Yesterday, stating that "Financial regulatory reform will be one of the top legislative priorities of my Administration," President-elect Barak Obama announced his selection of Mary Schapiro as his nominee for Chairman of the SEC, Gary Gensler as Chairman of the CFTC, and Daniel Tarullo for the Federal Reserve Board, all with the stated goal of developing "a 21st century regulatory framework to ensure that a crisis like this can never happen again."

Schapiro is currently the Chief Executive Officer of the Financial Industry Regulatory Authority (FINRA), and has an extensive background in the regulation of commodities and securities. From 1988 to 1994, she was a Commissioner of the SEC, including a stint as Acting Chairman. In 1994 she was appointed by President Clinton to be Chairman of the CFTC, where she served until joining FINRA in 2002. The current Chairman of the SEC, Christopher Cox, responded to the announcement by lauding the selection of Schapiro, stating that “She is deeply committed to protecting investors and ensuring the integrity of our markets, and I know that the employees and alumni of the SEC join me in congratulating Mary and wishing her a smooth and expeditious confirmation.” Given the discussion of possible merger of the CFTC and the SEC, Mary Schapiro’s prior experience with both agencies should make her well suited to oversee such a transition, if it occurs.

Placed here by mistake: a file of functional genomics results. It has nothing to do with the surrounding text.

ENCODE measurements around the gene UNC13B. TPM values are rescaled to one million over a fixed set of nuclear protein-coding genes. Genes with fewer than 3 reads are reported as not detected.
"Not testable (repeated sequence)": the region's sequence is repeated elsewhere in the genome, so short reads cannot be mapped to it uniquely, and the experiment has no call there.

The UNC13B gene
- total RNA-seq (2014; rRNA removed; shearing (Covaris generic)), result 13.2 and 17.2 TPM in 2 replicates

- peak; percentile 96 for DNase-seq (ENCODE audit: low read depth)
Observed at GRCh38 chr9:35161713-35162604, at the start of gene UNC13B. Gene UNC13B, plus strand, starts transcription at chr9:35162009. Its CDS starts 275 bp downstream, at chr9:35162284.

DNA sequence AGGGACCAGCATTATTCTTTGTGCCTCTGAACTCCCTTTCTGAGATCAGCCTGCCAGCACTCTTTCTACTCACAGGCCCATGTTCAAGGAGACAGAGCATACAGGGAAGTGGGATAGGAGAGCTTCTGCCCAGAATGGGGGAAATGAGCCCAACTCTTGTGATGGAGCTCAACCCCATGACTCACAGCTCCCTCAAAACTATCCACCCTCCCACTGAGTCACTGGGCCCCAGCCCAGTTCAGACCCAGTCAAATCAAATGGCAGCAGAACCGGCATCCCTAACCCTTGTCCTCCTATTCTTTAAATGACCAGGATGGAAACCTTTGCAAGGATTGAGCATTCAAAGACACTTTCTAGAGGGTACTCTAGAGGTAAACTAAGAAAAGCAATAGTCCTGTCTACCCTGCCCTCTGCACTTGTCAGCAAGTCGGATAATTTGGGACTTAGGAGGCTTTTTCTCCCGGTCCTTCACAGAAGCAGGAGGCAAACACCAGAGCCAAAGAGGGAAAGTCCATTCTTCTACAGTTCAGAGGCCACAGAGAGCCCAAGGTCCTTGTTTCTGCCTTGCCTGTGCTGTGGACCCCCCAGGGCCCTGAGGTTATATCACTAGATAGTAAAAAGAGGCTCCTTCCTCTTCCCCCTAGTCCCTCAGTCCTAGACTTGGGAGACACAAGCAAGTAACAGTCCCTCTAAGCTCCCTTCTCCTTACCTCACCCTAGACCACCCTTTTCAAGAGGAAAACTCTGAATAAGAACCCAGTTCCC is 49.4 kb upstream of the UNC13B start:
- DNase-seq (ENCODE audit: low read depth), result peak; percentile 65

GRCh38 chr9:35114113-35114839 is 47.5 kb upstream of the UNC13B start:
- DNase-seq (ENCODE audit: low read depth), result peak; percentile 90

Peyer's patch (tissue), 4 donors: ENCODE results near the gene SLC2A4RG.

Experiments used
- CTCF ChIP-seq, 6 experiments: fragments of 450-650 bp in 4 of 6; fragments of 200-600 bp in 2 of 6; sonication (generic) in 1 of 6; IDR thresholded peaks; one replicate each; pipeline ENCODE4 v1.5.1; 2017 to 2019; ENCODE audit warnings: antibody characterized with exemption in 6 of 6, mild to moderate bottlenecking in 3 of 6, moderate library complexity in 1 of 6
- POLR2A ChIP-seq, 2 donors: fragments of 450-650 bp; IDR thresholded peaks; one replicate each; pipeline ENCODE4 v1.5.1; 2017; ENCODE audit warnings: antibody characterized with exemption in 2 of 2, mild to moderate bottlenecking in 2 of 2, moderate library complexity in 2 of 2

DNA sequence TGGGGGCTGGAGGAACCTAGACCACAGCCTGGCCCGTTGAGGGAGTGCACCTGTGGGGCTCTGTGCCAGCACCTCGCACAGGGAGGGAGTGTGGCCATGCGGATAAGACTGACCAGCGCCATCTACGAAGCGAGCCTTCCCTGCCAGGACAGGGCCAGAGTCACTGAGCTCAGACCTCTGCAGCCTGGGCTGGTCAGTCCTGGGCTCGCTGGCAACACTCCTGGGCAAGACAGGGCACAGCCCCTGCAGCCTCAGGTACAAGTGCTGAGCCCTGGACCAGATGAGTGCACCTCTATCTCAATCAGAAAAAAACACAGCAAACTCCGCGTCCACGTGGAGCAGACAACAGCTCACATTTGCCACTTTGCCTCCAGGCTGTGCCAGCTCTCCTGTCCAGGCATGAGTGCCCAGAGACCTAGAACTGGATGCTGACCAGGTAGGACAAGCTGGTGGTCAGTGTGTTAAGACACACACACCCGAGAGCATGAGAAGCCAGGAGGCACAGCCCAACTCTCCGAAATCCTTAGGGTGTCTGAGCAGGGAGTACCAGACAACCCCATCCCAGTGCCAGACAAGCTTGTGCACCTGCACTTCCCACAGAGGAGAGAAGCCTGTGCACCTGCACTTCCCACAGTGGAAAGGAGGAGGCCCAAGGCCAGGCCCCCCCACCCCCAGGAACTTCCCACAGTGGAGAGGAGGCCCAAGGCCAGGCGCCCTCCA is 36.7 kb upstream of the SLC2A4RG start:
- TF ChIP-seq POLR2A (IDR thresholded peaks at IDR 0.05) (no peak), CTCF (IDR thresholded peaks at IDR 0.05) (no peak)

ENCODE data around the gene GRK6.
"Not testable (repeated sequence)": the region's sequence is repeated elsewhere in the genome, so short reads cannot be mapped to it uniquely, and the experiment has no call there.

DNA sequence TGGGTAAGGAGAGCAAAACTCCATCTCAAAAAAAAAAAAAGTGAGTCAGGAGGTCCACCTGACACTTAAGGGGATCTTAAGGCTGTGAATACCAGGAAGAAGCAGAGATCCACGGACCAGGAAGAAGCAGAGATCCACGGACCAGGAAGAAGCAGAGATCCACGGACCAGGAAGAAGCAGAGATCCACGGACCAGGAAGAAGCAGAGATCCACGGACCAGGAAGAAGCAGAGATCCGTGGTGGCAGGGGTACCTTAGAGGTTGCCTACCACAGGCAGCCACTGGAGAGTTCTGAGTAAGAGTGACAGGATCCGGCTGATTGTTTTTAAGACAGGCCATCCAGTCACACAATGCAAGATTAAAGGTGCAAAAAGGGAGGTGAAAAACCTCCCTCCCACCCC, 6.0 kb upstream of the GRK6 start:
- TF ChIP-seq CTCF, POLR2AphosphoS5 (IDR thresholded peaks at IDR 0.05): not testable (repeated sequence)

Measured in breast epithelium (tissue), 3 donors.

Gensler, the President-elect's nominee to serve as CFTC chairman, served as Under Secretary of Treasury from 1999 to 2001, and as Assistant Secretary of the Treasury from 1997 to 1999. He is also a former partner at Goldman Sachs. According to the President-elect, "As the new chairman of a commission charged with regulating some of the unsound practices and excessive leverage that helped cause this crisis, I know he will restore sound judgment and strict oversight to our markets. Along with Mary, Treasury Secretary-designee Tim Geithner, and others, Gary will also serve as a key member of the team that will reform our outdated financial regulations."

Finally, Tarullo is a Professor at the Georgetown University Law Center and held various positions in the Clinton administration, including Assistant to the President for International Economic Policy. Among his many other credentials, the President-elect noted that "His academic and policy work on financial regulation has anticipated some of the problems we have observed, and he has generated important ideas for how we should move forward."